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N.H. Senate minority leader to propose marijuana legalization bill

  • FILE - In this Nov. 9, 2016 file photo, a marijuana joint is rolled in San Francisco. It is now legal in Massachusetts for adults to possess, grow and use limited amounts of recreational marijuana. While the voter-approved law took effect Thursday, Dec. 15, 2016, it will be at least another year before the state issues retail licenses to sell the drug. (AP Photo/Marcio Jose Sanchez, File) Marcio Jose Sanchez



Monitor staff
Friday, December 16, 2016

The push for legal marijuana in New Hampshire just got a high-profile backer.

N.H. Senate Minority Leader Jeff Woodburn, a Democrat from Dalton, said he plans to propose legislation with a firm date to legalize recreational marijuana use in the state.

Woodburn said he believes New Hampshire residents are ready for legal pot, adding that recent legalization in neighboring Maine and Massachusetts should motivate lawmakers here to take action.

Canada could also be poised to legalize the drug nationwide. Canada’s government is expected to draft legalization legislation next year.

“I think they have forced us to look at our laws and regulations,” Woodburn said. “What we can’t control is what’s happening all around us. We can’t put our heads in the snow.”

Even if a bill was passed this year, Woodburn said he would likely push the date for legal marijuana a few years down the road, until 2019 or 2020.

“You get a goal,” he said. “It’s like D-Day; we’re going to invade on this date.”

Woodburn coming out in favor of the issue gives legalization a high-profile boost in the New Hampshire Senate, the place where it has been stymied in past legislative sessions.

“I’m very, very pleased with Sen. Woodburn’s decision to show leadership on the legalization issue,” said Matt Simon, New England political director of the Marijuana Policy Project. “It’s an issue that people are looking for leadership on, and there’s not been a lot of leadership in the senate.”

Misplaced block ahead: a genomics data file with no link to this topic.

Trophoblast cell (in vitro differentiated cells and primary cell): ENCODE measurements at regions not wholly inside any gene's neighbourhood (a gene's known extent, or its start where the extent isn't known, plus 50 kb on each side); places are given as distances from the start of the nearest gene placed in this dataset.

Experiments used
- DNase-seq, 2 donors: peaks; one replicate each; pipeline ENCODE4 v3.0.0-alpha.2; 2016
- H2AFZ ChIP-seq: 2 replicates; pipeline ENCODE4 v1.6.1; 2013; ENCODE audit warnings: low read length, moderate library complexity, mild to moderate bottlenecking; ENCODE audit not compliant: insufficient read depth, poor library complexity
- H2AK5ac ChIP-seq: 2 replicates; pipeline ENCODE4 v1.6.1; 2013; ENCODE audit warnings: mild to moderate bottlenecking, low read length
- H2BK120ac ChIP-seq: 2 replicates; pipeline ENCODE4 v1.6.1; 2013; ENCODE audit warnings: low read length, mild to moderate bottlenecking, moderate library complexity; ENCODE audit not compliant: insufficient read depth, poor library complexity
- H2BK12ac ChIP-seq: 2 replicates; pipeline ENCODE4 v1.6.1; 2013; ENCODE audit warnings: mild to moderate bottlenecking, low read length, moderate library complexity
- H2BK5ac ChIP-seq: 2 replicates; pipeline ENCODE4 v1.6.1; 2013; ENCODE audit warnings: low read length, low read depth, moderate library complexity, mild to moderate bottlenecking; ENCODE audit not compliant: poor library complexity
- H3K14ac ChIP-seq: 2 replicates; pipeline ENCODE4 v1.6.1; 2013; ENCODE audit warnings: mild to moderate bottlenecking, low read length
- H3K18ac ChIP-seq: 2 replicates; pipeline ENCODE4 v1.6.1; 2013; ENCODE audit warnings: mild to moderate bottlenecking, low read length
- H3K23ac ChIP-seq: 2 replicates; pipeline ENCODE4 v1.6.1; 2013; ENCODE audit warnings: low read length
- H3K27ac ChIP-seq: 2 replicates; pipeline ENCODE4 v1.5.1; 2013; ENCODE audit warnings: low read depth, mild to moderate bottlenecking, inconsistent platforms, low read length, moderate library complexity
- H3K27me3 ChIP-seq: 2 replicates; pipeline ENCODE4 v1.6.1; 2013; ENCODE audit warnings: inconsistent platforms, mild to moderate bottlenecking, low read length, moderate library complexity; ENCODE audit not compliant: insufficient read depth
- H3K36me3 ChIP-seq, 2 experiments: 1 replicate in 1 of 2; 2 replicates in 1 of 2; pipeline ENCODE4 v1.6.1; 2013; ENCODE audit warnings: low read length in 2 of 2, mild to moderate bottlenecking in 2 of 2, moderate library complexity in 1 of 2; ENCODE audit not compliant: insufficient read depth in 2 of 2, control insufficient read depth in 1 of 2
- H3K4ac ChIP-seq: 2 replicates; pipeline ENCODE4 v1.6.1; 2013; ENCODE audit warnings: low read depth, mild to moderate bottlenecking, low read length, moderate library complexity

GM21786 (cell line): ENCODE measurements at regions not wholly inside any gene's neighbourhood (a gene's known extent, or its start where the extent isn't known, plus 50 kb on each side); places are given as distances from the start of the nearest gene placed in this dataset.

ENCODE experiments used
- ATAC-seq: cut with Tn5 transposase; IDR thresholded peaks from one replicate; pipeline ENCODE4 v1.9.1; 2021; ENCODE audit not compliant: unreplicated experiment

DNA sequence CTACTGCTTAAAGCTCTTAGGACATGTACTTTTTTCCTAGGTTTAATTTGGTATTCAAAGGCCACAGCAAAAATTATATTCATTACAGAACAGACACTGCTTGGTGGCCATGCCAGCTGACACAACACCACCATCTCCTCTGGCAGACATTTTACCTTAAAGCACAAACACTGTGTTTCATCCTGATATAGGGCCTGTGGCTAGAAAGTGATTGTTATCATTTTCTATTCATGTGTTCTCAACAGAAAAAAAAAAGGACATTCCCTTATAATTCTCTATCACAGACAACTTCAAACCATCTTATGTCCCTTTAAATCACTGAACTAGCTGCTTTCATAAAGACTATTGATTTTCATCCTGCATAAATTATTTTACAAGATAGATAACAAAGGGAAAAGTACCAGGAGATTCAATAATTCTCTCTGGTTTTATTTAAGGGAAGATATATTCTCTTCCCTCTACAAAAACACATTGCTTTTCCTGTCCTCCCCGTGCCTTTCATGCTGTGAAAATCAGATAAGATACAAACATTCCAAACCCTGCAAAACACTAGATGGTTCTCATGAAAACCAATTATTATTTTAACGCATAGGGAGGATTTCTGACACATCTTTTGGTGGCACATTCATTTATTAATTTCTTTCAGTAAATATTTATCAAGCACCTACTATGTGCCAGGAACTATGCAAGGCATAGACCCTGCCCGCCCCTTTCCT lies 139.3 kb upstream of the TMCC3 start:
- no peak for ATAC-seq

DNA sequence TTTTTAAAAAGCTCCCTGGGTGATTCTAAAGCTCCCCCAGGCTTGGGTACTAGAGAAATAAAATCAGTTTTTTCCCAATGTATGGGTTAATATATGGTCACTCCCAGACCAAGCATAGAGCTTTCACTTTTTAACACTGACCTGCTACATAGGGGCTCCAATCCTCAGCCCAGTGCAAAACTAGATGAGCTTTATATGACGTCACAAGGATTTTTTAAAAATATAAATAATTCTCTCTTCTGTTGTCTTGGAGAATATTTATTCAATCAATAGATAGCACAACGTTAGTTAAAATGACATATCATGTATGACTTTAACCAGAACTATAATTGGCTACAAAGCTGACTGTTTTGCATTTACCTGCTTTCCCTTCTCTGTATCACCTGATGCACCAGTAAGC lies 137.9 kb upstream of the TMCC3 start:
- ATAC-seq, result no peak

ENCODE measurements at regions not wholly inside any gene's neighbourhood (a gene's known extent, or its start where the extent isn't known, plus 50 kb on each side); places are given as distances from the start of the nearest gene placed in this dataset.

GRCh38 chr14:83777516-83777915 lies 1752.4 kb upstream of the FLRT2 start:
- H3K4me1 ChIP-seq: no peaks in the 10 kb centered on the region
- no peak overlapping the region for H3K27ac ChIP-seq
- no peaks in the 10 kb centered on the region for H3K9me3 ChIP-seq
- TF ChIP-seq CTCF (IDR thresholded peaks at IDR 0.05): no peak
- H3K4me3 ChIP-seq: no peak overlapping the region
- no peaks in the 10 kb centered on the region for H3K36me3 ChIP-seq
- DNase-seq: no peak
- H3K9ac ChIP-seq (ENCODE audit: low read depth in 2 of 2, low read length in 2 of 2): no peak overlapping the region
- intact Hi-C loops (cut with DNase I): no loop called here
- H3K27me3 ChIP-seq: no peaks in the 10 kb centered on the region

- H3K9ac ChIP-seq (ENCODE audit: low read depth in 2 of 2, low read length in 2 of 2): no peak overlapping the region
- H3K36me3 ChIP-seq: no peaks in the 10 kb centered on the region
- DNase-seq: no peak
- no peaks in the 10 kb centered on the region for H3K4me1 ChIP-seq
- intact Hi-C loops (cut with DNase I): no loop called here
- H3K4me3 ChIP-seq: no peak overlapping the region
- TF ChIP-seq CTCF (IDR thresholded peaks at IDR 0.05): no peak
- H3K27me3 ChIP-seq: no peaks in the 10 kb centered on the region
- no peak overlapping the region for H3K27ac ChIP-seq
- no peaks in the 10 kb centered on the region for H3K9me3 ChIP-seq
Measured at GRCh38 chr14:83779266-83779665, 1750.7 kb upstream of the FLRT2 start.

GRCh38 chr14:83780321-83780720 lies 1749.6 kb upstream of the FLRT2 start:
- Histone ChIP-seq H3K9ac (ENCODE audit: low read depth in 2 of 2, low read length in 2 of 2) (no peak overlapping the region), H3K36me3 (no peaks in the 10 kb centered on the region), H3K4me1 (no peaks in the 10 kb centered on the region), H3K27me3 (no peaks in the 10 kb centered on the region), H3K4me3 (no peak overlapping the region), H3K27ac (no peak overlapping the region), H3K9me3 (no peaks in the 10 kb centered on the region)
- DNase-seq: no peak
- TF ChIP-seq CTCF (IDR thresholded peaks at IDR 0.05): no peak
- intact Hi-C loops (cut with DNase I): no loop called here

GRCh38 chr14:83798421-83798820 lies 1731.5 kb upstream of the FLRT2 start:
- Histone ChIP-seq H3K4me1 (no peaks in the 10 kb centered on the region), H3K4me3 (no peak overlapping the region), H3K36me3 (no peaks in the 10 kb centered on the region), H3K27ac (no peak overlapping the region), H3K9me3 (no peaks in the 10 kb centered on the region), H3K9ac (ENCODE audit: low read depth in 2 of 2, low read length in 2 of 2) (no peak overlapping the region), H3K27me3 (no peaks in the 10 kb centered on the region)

Marijuana legalization narrowly passed the New Hampshire House of Representatives in 2014 but faced stiff opposition in the senate.

Gov. Maggie Hassan was opposed to legalization, and Gov.-elect Chris Sununu has signaled he would take a similar stance.

Sununu said in a recent Portsmouth Herald interview that he wants to wait to see how neighboring states implement legalization before New Hampshire wades into the fray.

However, Sununu has also said he would support marijuana decriminalization in the state, which lawmakers and advocates say has a decent shot at passing in the upcoming legislative session.

Woodburn said one of the reasons the issue of legalization resonates strongly with him is his background as a high school teacher, and seeing some of his students’ lives disrupted from minor drug convictions involving marijuana.

The senator said there’s now a critical mass of people in New Hampshire who favor legalization, and their wishes should be listened to.

A WMUR/Granite State Poll conducted in March found 62 percent of adults in New Hampshire support legalization.

“We’re seeing frustrated citizens – the vast majority want legalization,” he said.

He said he will be looking closely at how legalization plays out in Maine and Massachusetts.

Simon said his organization would favor measures including allowing users to grow small numbers of plants for personal use, as well as the state starting to develop a legal market for marijuana where it could regulate and tax sales of the drug.

In Colorado, state government has collected over $150 million in tax revenue from legal marijuana sales, a portion of which goes toward school construction projects.

A similar proposal was put forward by Democratic gubernatorial candidate Steve Marchand in the primary this fall.

Marchand estimated regulating and taxing legal marijuana would generate about $30 million worth of revenue to put in the state’s coffers.

Simon said he thinks legalization will probably face steep odds this year, but he added it’s time for lawmakers to start talking about it.

“The sooner we get rolling on this, the better,” he said. “It’s not enough to say, ‘We have an opioid crisis, we’re not going to talk about marijuana.’ ”

(Ella Nilsen can be reached at 369-3322, enilsen@cmonitor.com or on Twitter @ella_nilsen.)